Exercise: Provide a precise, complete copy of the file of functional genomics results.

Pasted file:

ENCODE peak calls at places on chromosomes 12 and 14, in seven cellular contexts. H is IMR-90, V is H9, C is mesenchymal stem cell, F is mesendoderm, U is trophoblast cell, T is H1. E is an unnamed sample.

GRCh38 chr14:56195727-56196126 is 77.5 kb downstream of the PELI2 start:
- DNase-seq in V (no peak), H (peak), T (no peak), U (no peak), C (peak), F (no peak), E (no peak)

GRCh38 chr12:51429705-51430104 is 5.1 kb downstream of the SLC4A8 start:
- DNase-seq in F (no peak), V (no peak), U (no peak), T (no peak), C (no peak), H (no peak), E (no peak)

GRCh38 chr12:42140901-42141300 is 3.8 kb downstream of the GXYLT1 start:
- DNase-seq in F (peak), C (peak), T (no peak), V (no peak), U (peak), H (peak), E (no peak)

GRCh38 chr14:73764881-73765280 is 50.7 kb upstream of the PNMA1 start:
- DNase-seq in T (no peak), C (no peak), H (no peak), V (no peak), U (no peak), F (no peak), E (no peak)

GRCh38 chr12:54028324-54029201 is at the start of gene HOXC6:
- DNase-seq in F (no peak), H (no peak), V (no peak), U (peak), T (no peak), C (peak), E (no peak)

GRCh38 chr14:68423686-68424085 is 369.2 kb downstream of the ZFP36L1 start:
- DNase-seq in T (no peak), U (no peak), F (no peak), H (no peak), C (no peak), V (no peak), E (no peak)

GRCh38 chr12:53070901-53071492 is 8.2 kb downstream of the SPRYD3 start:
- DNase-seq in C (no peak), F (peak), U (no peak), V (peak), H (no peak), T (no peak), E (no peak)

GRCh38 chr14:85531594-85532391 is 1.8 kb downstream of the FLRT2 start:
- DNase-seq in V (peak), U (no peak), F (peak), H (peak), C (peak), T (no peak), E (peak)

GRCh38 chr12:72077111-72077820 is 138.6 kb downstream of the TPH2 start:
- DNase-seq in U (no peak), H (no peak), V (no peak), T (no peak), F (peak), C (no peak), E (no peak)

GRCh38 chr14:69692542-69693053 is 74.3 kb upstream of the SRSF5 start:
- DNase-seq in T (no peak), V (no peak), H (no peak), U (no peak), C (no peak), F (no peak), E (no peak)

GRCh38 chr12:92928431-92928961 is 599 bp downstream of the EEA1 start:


ENCODE peak calls at places on chromosomes 12 and 14, in seven cellular contexts. H is IMR-90, V is H9, C is mesenchymal stem cell, F is mesendoderm, U is trophoblast cell, T is H1. E is an unnamed sample.

GRCh38 chr14:56195727-56196126 is 77.5 kb downstream of the PELI2 start:
- DNase-seq in V (no peak), H (peak), T (no peak), U (no peak), C (peak), F (no peak), E (no peak)

GRCh38 chr12:51429705-51430104 is 5.1 kb downstream of the SLC4A8 start:
- DNase-seq in F (no peak), V (no peak), U (no peak), T (no peak), C (no peak), H (no peak), E (no peak)

GRCh38 chr12:42140901-42141300 is 3.8 kb downstream of the GXYLT1 start:
- DNase-seq in F (peak), C (peak), T (no peak), V (no peak), U (peak), H (peak), E (no peak)

GRCh38 chr14:73764881-73765280 is 50.7 kb upstream of the PNMA1 start:
- DNase-seq in T (no peak), C (no peak), H (no peak), V (no peak), U (no peak), F (no peak), E (no peak)

GRCh38 chr12:54028324-54029201 is at the start of gene HOXC6:
- DNase-seq in F (no peak), H (no peak), V (no peak), U (peak), T (no peak), C (peak), E (no peak)

GRCh38 chr14:68423686-68424085 is 369.2 kb downstream of the ZFP36L1 start:
- DNase-seq in T (no peak), U (no peak), F (no peak), H (no peak), C (no peak), V (no peak), E (no peak)

GRCh38 chr12:53070901-53071492 is 8.2 kb downstream of the SPRYD3 start:
- DNase-seq in C (no peak), F (peak), U (no peak), V (peak), H (no peak), T (no peak), E (no peak)

GRCh38 chr14:85531594-85532391 is 1.8 kb downstream of the FLRT2 start:
- DNase-seq in V (peak), U (no peak), F (peak), H (peak), C (peak), T (no peak), E (peak)

GRCh38 chr12:72077111-72077820 is 138.6 kb downstream of the TPH2 start:
- DNase-seq in U (no peak), H (no peak), V (no peak), T (no peak), F (peak), C (no peak), E (no peak)

GRCh38 chr14:69692542-69693053 is 74.3 kb upstream of the SRSF5 start:
- DNase-seq in T (no peak), V (no peak), H (no peak), U (no peak), C (no peak), F (no peak), E (no peak)

GRCh38 chr12:92928431-92928961 is 599 bp downstream of the EEA1 start: